The expression is now exceedingly common, and in 2013 the continuing ascension of its usage overlapped with the advancing popularity of social media to create an unstoppable force of media momentum. With so many people using the word on Facebook, Twitter and other networks that drive Web traffic these days, it appears as though editors and writers this year felt they had little choice but to join the parade. By using "whoa" in headlines, as the opening word of published articles, and pretty much everywhere else online, they seemed to be hoping that readers would see it and think: "Hey, what comes next must be really exciting, because there's that same 'whoa!' all my friends use on Twitter when interesting and important things happen." But people were so busy writing that there was no time, apparently, to agree on how we all should be spelling it.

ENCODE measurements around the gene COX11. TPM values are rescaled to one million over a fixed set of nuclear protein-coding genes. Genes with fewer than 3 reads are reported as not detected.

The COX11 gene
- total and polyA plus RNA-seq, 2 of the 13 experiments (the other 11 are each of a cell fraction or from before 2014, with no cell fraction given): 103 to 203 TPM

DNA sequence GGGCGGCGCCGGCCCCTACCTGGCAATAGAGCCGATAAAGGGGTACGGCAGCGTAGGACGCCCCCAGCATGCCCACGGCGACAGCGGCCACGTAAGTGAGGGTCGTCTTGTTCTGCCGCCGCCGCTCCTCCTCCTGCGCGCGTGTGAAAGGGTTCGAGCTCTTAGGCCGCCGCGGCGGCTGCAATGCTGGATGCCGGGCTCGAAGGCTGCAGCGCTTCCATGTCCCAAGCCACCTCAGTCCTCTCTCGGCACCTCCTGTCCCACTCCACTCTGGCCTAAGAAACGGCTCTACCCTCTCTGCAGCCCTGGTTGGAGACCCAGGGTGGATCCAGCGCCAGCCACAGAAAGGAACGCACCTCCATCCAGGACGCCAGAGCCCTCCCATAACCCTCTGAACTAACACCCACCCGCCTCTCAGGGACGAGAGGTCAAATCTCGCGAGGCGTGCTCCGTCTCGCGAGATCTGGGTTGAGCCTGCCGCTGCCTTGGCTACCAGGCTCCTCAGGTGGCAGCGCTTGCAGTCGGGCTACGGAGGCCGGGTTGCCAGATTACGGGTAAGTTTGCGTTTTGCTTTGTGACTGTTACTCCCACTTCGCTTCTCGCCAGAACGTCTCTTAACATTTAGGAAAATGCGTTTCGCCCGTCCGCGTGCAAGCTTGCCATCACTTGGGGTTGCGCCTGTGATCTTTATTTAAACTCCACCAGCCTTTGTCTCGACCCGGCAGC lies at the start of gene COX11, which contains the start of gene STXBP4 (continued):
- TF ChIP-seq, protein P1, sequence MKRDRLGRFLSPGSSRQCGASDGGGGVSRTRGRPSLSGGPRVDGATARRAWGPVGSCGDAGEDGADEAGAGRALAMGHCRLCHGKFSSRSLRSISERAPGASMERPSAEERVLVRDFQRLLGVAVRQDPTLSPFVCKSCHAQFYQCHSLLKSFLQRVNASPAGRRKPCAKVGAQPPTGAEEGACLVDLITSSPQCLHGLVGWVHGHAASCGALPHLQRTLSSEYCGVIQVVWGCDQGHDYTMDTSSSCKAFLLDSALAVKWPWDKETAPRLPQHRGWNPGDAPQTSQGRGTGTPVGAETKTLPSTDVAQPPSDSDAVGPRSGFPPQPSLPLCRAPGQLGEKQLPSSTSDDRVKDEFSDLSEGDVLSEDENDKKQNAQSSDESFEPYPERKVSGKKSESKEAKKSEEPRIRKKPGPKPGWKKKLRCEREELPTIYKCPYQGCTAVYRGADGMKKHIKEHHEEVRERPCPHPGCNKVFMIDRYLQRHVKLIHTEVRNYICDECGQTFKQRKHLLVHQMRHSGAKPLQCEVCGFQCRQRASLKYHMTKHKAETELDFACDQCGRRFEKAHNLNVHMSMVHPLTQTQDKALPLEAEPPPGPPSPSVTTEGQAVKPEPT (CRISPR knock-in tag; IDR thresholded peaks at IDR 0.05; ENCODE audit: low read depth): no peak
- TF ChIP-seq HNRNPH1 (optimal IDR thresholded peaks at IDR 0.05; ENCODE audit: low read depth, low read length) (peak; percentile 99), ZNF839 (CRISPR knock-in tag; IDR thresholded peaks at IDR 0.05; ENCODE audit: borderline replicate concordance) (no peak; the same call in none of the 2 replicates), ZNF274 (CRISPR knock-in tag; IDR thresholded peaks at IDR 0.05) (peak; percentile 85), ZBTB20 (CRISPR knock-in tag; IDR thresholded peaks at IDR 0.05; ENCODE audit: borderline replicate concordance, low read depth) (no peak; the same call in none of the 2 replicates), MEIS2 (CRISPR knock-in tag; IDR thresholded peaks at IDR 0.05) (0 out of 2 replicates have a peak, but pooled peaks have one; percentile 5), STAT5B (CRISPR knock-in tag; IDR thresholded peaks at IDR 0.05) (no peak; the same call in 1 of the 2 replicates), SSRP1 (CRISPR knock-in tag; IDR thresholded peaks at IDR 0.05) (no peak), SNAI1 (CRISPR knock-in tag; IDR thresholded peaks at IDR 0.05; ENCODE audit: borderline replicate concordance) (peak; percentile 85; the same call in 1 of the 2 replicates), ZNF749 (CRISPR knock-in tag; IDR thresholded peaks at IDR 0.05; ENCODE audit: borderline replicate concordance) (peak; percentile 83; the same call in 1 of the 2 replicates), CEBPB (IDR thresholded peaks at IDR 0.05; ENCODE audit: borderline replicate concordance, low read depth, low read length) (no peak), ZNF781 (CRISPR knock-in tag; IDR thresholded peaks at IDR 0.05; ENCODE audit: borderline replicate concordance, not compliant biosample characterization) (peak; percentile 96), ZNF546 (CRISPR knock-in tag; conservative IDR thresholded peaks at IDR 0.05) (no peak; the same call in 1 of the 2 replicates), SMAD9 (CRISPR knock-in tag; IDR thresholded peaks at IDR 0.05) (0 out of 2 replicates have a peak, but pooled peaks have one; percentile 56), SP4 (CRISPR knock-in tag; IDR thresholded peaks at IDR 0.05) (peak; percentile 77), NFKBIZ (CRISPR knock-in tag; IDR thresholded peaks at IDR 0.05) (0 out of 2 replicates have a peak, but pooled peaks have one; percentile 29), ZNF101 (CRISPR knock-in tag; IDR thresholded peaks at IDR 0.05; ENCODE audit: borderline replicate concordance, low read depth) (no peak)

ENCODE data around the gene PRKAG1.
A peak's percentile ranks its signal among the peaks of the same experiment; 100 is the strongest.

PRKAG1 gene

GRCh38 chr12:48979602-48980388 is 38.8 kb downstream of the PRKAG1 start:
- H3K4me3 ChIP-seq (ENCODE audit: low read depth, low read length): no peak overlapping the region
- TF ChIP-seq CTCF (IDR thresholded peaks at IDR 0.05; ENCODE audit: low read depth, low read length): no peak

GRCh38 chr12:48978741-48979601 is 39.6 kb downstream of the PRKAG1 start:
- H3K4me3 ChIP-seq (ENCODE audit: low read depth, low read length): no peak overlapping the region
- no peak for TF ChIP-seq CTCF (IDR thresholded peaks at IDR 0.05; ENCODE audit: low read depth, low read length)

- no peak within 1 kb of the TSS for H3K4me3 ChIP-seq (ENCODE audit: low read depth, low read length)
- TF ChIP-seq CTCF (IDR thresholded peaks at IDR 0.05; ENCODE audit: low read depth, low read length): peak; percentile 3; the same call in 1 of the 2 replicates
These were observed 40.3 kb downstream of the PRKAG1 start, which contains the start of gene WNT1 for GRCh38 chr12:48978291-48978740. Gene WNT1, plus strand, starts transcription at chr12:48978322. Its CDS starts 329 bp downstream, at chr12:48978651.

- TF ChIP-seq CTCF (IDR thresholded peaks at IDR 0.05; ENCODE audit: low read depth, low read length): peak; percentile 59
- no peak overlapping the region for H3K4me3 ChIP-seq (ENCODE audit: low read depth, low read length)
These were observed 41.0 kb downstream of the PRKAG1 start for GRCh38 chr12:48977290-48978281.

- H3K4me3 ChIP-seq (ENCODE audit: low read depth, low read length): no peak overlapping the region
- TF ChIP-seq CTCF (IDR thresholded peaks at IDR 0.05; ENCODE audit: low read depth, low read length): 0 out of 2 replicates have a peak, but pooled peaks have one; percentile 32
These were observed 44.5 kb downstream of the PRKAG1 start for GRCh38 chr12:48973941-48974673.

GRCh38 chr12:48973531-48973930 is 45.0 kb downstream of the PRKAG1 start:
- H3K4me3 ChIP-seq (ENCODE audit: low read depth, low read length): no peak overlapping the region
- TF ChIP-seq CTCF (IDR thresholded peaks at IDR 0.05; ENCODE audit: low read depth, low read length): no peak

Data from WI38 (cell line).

Merriam-Webster, a host of style guides, 238 likers of the Facebook page "It's 'Whoa' not 'Woah,' " and rapper Earl Sweatshirt all support Amira's take on the proper and preferred contemporary spelling of "whoa." But don't tell that to hundreds and hundreds of headline writers who worked on articles published in 2013. In January, for instance, the Daily Mirror ran a story online titled "Woah! Rochelle Wiseman's Baby Bump Pops Up Out of Nowhere." Wonkette posted a story and video accompanied by "Woah: Fox & Friends Nearly (Accidentally?) Practiced a Tiny Smidgen of Journalism." (As if to prove that "woah" headlines transcend all party lines and political ideologies, Glenn Beck's the Blaze, in late autumn, trotted out "Woah: America's Youngest Voters Have Turned on Obama in a Big Way.") Just a few weeks ago, the Apple news website Cult of Mac ran with "Woah! Check Out the Beautiful Curved Front at Apple's Refurbished Stonestown Store."